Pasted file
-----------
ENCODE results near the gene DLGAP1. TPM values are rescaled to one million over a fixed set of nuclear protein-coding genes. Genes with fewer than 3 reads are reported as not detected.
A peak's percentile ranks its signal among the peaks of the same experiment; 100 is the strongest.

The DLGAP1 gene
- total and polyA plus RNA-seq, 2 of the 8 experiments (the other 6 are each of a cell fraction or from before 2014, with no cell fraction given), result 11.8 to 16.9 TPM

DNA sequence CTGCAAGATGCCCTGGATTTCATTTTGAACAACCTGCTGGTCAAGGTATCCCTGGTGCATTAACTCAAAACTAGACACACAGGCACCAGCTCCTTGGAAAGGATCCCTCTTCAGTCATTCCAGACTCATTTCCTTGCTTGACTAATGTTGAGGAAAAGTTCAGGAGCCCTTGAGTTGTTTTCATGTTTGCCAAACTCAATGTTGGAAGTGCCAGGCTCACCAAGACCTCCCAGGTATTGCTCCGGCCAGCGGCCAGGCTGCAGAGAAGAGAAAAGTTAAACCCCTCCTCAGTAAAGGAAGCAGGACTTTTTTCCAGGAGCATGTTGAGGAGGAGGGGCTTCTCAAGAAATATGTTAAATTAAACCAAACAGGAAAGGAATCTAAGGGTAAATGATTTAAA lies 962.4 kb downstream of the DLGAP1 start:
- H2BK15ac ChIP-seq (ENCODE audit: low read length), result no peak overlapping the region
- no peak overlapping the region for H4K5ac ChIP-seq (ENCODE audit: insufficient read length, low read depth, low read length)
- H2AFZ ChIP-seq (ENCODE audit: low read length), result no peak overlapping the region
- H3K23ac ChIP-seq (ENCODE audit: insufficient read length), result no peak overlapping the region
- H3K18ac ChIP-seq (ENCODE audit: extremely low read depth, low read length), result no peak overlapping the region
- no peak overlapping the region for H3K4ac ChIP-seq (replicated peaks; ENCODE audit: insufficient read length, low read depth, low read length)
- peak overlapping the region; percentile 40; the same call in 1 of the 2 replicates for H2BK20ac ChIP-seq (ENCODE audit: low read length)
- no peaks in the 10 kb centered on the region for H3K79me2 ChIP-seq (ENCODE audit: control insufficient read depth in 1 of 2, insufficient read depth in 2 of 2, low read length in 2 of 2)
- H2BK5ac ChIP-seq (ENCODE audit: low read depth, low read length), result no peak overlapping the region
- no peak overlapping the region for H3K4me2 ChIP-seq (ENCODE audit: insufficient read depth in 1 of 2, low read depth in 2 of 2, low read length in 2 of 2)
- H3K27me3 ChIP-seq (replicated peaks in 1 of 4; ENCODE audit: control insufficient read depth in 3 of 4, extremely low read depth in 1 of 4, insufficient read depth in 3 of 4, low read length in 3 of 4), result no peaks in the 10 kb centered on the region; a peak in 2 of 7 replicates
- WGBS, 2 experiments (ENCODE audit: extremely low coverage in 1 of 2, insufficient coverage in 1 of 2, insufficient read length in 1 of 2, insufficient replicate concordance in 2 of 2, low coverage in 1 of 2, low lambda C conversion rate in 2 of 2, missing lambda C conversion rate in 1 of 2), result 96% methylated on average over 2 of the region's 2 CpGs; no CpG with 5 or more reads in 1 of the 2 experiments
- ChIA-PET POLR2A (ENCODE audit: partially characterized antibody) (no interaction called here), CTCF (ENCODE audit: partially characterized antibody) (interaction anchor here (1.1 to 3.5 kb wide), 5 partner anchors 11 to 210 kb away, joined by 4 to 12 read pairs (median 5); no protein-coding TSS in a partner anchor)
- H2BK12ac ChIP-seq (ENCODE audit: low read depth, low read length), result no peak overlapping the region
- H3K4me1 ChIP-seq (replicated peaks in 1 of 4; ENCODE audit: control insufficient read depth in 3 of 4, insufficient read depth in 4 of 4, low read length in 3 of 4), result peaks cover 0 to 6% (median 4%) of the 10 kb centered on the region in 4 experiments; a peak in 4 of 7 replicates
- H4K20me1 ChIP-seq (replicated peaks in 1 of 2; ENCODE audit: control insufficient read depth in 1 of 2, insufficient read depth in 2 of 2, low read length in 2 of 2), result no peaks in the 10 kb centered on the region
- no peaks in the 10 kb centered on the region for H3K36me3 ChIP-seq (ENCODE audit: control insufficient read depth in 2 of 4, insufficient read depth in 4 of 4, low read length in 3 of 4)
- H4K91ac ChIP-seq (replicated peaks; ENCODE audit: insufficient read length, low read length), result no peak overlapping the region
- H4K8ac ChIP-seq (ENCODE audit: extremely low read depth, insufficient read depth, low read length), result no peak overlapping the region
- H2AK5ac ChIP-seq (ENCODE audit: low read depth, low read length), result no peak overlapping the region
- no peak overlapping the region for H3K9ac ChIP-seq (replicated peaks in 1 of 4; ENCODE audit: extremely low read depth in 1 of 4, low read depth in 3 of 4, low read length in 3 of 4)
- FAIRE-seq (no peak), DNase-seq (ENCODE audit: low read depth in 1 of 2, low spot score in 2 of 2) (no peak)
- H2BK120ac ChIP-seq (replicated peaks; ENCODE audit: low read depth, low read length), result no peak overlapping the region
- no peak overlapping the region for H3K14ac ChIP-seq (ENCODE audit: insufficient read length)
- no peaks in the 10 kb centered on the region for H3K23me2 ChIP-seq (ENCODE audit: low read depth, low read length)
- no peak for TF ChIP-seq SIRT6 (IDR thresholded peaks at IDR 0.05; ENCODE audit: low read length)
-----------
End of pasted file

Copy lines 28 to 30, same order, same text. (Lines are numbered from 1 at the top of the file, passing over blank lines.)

- H2BK120ac ChIP-seq (replicated peaks; ENCODE audit: low read depth, low read length), result no peak overlapping the region
- no peak overlapping the region for H3K14ac ChIP-seq (ENCODE audit: insufficient read length)
- no peaks in the 10 kb centered on the region for H3K23me2 ChIP-seq (ENCODE audit: low read depth, low read length)